Staunton, March 14 – While most of the world’s attention has been focused on Crimea and in a reminder that Vladimir Putin does not see the NATO membership of the Baltic countries as an impediment to the Kremlin’s muscle flexing, the Kremlin has in effect blocked the work of Lithuania’s Klaipeda port.
Yesterday, Prime Minister Algirda Butkavicius told the Lithuanian parliament that as a result of Russian actions, it was now impossible to “export, re-export, or import” goods through Klaipeda, the port which is a major link in that Baltic country’s economic lifeline both east and west (ej.by/news/world/2014/03/13/rossiya_zablokirovala_klaypedskiy_port.html).
Butkavicius said that he had met with Robertas Dargis, the head of the Lithuanian Confederation of Industrialists, and various government officials. They confirmed to him that it is “already” the case that “it is impossible” to move goods through any of the terminals of the Klaipeda port.
If a Western company wants to send goods through Lithuania to the Russian Federation or any other member of the Moscow-led Customs Union, Russian officials will tell it that it must do so “through other ports which do not belong to Lithuania [or] to certain other countries,” according to Butkavicius.
This Russian action follows a decision by the Lithuanian parliament yesterday to condemn Russian aggression against Ukraine and Moscow’s occupation of part of the territory of a sovereign country, to support the territorial integrity of Ukraine, and to express Lithuania’s political solidarity with the new authorities in Kyiv.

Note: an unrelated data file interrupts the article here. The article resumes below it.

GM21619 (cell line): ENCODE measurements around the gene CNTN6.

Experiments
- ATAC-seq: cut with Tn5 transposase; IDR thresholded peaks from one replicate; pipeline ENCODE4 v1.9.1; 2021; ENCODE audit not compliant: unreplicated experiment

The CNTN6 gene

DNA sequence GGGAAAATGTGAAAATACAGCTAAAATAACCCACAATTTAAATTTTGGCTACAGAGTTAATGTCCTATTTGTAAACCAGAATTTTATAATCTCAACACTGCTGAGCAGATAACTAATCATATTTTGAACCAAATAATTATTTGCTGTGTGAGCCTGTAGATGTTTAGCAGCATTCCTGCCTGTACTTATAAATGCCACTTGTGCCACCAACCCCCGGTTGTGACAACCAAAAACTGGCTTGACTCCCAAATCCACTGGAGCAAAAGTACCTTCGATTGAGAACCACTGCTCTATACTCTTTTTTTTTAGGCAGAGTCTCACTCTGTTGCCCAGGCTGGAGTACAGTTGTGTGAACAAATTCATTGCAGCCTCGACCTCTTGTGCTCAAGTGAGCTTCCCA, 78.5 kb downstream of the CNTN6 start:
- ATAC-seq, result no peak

The Seimas also declared that it supports sanctions against the Russian Federation for its moves in Ukraine, called for the signing of an EU association agreement with Ukraine as quickly as possible, and supported moves toward the liberalization of the visa regime between Ukraine and the European Union.
And members of the Lithuanian parliament also called on the Lithuanian government to seek “the strengthening of the permanent military presence of NATO in Lithuania, in particular in the area of anti-aircraft defense.” They also called on the government to increase defense spending to promote improve the country’s defense posture.
As Russian commentators today have made clear, Moscow’s actions in Klaipeda are the Russian response and are intended to show that any country, regardless of its alliance memberships, can expect to suffer one way or another if it opposes Russia on Ukraine (rus-obr.ru/days/30101 and rubaltic.ru/article/ekonomika-i-biznes/bumerangom-provokatsii-protiv-rossii-priveli-k-sanktsiyam-protiv-litvy-14012014/).
Aleksandr Nosovich, one of their number, observed that “the anti-Russian policy of the Lithuanian leadership has not been without consequences” which like “a boomerang” have ended by hurting Lithuanian business. He suggested that the Lithuanian business community should be “grateful” to those Vilnius officials who have undermined Russian-Lithuanian relations.
Moreover, he continued, “official Vilnius with its messianic foreign policy and diplomacy” in recent years has hurt not just business but the well-being of ordinary Lithuanians. That policy has now failed, Nosovich added, and everyone should learn a lesson from what has taken place.
Although these Russian commentators do not say so, what Moscow is doing in Klaipeda is not only an act of revenge against Lithuania but a test of Western and especially NATO resolve. In the absence of a clear and forceful response, more such testing of the alliance is unfortunately likely in the coming days.